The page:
Privacy Focused Search Engines

Monday , 19, August 2019

Google continues to dominate online search, as we outlined in our introductory post about search engines aptly titled Search Engines and Google.

We then dedicated an entire post to decentralized search engines, since your search topics colectively paint a highly detailed view of your personal life. They allow users to run their own nodes. This is great for companies that want to provide internal search to their employees without handing over lots of information to large search providers.

We also explored Internet of Things searching, with search engines like Shodan that allow us to locate everything from webcams to routers to mainframe computers. That’s quite an important topic these days, as vast numbers of devices get connected to the Internet.

In this installment we bring you a look at privacy focused search engines. This category deserves its own post because of the growing importance of online privacy and the central role search providers play.

Privacy focused search engines are a popular type of specialized search engine. An increasingly popular search engine that does not operate in this way is DuckDuckGo. This search engine claims to be much more privacy friendly than popular choices, giving you custom, yet seemingly high quality search results.

DDG is probably the most popular privacy-centric search engines, although it’s tiny compared to Google, doing about 1.3 billion searches per month. They are a US-based company that also writes an informative blog.

Another popular search engine is StartPage, which makes the same claims about respecting user privacy. The most significant difference is that while DuckDuckGo uses its own search results, StartPage queries Google on your behalf and returns the results to you. Notably these two are located in different jurisdictions as well. IXQuick was the original engine, based out of the Netherlands, but merged into Startpage.

search results pages include a semantic map on the right that lets users drill down further

Another privacy first search engine is SwissCows, operating from Switzerland. SwissCows claims to not log any IP addresses or identify browsers, operating systems, etc. They also have an option to present an interesting semantic map for results that allows you to refine your search results for more specificity.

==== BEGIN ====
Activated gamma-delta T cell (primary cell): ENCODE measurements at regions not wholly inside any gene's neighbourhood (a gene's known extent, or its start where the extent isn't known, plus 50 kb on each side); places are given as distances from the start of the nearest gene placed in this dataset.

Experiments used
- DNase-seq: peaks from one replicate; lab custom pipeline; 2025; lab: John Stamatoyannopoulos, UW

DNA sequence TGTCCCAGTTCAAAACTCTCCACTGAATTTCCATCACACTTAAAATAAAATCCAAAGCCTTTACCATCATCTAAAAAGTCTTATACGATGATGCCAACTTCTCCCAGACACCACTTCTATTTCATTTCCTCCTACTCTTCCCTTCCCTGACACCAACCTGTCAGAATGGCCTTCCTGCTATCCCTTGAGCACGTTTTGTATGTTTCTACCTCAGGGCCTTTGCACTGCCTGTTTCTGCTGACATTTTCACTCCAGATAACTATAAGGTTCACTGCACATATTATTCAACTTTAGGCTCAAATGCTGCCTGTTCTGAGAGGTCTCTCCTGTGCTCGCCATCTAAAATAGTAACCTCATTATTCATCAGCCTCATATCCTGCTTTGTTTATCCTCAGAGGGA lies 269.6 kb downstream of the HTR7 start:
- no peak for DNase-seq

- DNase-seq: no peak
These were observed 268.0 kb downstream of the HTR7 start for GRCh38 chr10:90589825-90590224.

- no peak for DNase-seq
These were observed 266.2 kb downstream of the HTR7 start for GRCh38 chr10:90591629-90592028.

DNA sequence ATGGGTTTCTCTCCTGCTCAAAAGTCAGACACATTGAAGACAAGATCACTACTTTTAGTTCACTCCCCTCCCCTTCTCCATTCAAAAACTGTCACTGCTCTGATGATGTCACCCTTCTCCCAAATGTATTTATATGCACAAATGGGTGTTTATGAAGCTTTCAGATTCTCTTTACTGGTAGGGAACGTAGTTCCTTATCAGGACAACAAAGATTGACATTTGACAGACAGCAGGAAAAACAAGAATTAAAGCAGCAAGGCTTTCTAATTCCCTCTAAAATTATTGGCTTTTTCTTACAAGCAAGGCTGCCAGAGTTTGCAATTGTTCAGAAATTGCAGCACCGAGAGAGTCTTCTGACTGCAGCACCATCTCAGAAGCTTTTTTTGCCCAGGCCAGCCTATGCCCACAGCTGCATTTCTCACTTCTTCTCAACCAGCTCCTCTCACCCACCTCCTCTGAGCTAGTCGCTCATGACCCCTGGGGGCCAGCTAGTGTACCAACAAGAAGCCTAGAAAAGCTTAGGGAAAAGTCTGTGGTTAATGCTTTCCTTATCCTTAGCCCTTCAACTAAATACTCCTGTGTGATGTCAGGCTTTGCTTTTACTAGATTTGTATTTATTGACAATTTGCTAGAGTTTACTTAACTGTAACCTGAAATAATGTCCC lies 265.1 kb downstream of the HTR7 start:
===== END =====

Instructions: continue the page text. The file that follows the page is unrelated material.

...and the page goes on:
more specific results after drilling down twice using the semantic map

SwissCows has a filter by date option available to limit results to date ranges and pre-filter objectionable content in order to block pornography and some violence. There is also a regional setting to get a localized result set, although the country choices are fairly Euro-centric.

The fine folks at have a privacy-focused search engine offering as well. This outfit specializes in privacy tools like VPN and email service. One feature they have is a chooser at the search bar to search DuckDuckGo, Bing or Yahoo but it did not work for me, not to mention the obvious “Why Yahoo?”

Another privacy first search engine is Oscobo, with a clean interface and sensible search results. I don’t see anything that differentiates this UK search engine from the others, and there is little information on the website. Strangely enough it has a download Oscobo browser page that has only a link to a setup.exe file. No description, no explanation, no checksum just a link to a binary. I can’t imagine a search engine company not realizing how shady this looks, and for that reason I’m not going to use it.

MetaGer is another privacy search engine that’s usable but unspectacular. In fact they store your IP address, user-agent string, search query and language prefs short term, and share a lot of that with marketing partners. They do operate a Tor version of the site, which reduces that information.

One thing I liked is clearly labeling where each result came from (Yahoo, Mehr, etc) and I thing I did not like was that even if my IP address came from the UK I got a fair number of search results in German until I set the language filter. Other filters include safe search and a date filter.

Yet another privacy search engine is called Qwant. Based in France, this search engine says it does not store or share any user data unless you’re applying for a job, in which case it is only shared with relevant partners. it seems to present good results in a speedy fashion and we like it.

Yet another privacy search engine that shows you results from Google, but does not pass along any information about the party doing the searching is, which seems find albeit uninspiring.

Stay tuned for another installment in our search engine series coming soon. Yes, there are many more categories of search to explore and we plan to present the most interesting choices to you in this series.